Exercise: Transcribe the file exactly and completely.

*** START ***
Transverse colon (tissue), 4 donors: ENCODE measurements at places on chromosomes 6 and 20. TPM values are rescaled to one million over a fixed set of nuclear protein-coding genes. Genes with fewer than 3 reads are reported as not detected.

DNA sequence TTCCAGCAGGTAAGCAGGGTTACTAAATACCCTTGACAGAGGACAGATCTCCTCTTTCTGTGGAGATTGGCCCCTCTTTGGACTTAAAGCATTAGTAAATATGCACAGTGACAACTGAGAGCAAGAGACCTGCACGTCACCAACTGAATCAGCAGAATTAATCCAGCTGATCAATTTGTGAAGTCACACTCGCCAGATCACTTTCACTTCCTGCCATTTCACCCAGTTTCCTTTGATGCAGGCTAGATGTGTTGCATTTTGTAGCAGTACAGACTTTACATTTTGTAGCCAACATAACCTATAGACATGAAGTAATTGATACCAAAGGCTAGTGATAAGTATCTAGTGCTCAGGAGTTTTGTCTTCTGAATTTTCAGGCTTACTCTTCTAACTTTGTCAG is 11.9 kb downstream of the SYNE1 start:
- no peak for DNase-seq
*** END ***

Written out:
Transverse colon (tissue), 4 donors: ENCODE measurements at places on chromosomes 6 and 20. TPM values are rescaled to one million over a fixed set of nuclear protein-coding genes. Genes with fewer than 3 reads are reported as not detected.

DNA sequence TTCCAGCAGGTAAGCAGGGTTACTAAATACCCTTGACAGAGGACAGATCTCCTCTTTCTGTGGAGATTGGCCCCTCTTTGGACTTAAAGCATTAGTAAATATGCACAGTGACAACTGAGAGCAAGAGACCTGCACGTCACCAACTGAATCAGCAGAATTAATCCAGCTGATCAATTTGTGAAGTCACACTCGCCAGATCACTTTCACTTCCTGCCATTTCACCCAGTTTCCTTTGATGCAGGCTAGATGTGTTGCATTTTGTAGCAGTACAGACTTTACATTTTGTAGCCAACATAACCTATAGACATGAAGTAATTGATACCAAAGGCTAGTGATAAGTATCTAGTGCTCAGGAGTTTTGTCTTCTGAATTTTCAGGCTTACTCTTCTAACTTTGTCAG is 11.9 kb downstream of the SYNE1 start:
- no peak for DNase-seq